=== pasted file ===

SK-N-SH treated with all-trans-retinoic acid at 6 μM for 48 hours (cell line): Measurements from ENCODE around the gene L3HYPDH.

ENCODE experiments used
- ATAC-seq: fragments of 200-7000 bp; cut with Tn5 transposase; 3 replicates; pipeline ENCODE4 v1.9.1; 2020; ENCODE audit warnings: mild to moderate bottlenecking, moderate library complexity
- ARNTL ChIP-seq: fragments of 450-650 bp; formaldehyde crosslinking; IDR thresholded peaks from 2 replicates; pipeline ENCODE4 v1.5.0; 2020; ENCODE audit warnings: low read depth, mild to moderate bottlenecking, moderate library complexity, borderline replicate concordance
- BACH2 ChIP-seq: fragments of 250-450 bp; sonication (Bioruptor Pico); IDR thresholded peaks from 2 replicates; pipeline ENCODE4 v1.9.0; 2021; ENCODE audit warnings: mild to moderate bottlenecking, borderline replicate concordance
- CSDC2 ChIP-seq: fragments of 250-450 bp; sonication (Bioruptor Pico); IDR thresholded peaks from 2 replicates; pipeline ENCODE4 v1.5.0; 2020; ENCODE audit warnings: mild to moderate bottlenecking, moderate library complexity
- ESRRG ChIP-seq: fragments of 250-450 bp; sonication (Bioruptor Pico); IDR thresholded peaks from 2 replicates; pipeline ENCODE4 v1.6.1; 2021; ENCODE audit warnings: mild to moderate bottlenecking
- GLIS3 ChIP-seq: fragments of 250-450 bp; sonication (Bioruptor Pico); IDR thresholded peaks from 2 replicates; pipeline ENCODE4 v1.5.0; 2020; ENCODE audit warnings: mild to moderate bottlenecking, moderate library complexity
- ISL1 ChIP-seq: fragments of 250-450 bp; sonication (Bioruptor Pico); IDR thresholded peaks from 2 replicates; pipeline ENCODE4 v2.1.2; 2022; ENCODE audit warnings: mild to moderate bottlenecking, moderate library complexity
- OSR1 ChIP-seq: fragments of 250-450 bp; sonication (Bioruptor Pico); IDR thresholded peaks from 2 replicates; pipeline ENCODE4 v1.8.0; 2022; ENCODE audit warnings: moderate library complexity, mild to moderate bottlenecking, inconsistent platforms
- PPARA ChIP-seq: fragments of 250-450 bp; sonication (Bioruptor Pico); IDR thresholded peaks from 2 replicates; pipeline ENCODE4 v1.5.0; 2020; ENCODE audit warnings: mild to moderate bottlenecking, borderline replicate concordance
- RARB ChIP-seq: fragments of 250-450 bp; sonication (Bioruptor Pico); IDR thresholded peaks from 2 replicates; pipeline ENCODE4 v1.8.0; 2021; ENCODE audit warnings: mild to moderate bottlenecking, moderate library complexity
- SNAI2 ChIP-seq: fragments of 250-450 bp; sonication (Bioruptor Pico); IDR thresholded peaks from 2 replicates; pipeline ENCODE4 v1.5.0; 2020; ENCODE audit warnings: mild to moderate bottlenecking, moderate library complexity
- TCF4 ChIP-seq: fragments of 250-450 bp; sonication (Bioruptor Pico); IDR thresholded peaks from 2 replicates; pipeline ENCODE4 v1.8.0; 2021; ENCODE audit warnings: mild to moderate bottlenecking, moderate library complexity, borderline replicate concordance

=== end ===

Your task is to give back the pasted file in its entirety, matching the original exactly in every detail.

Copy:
SK-N-SH treated with all-trans-retinoic acid at 6 μM for 48 hours (cell line): Measurements from ENCODE around the gene L3HYPDH.

ENCODE experiments used
- ATAC-seq: fragments of 200-7000 bp; cut with Tn5 transposase; 3 replicates; pipeline ENCODE4 v1.9.1; 2020; ENCODE audit warnings: mild to moderate bottlenecking, moderate library complexity
- ARNTL ChIP-seq: fragments of 450-650 bp; formaldehyde crosslinking; IDR thresholded peaks from 2 replicates; pipeline ENCODE4 v1.5.0; 2020; ENCODE audit warnings: low read depth, mild to moderate bottlenecking, moderate library complexity, borderline replicate concordance
- BACH2 ChIP-seq: fragments of 250-450 bp; sonication (Bioruptor Pico); IDR thresholded peaks from 2 replicates; pipeline ENCODE4 v1.9.0; 2021; ENCODE audit warnings: mild to moderate bottlenecking, borderline replicate concordance
- CSDC2 ChIP-seq: fragments of 250-450 bp; sonication (Bioruptor Pico); IDR thresholded peaks from 2 replicates; pipeline ENCODE4 v1.5.0; 2020; ENCODE audit warnings: mild to moderate bottlenecking, moderate library complexity
- ESRRG ChIP-seq: fragments of 250-450 bp; sonication (Bioruptor Pico); IDR thresholded peaks from 2 replicates; pipeline ENCODE4 v1.6.1; 2021; ENCODE audit warnings: mild to moderate bottlenecking
- GLIS3 ChIP-seq: fragments of 250-450 bp; sonication (Bioruptor Pico); IDR thresholded peaks from 2 replicates; pipeline ENCODE4 v1.5.0; 2020; ENCODE audit warnings: mild to moderate bottlenecking, moderate library complexity
- ISL1 ChIP-seq: fragments of 250-450 bp; sonication (Bioruptor Pico); IDR thresholded peaks from 2 replicates; pipeline ENCODE4 v2.1.2; 2022; ENCODE audit warnings: mild to moderate bottlenecking, moderate library complexity
- OSR1 ChIP-seq: fragments of 250-450 bp; sonication (Bioruptor Pico); IDR thresholded peaks from 2 replicates; pipeline ENCODE4 v1.8.0; 2022; ENCODE audit warnings: moderate library complexity, mild to moderate bottlenecking, inconsistent platforms
- PPARA ChIP-seq: fragments of 250-450 bp; sonication (Bioruptor Pico); IDR thresholded peaks from 2 replicates; pipeline ENCODE4 v1.5.0; 2020; ENCODE audit warnings: mild to moderate bottlenecking, borderline replicate concordance
- RARB ChIP-seq: fragments of 250-450 bp; sonication (Bioruptor Pico); IDR thresholded peaks from 2 replicates; pipeline ENCODE4 v1.8.0; 2021; ENCODE audit warnings: mild to moderate bottlenecking, moderate library complexity
- SNAI2 ChIP-seq: fragments of 250-450 bp; sonication (Bioruptor Pico); IDR thresholded peaks from 2 replicates; pipeline ENCODE4 v1.5.0; 2020; ENCODE audit warnings: mild to moderate bottlenecking, moderate library complexity
- TCF4 ChIP-seq: fragments of 250-450 bp; sonication (Bioruptor Pico); IDR thresholded peaks from 2 replicates; pipeline ENCODE4 v1.8.0; 2021; ENCODE audit warnings: mild to moderate bottlenecking, moderate library complexity, borderline replicate concordance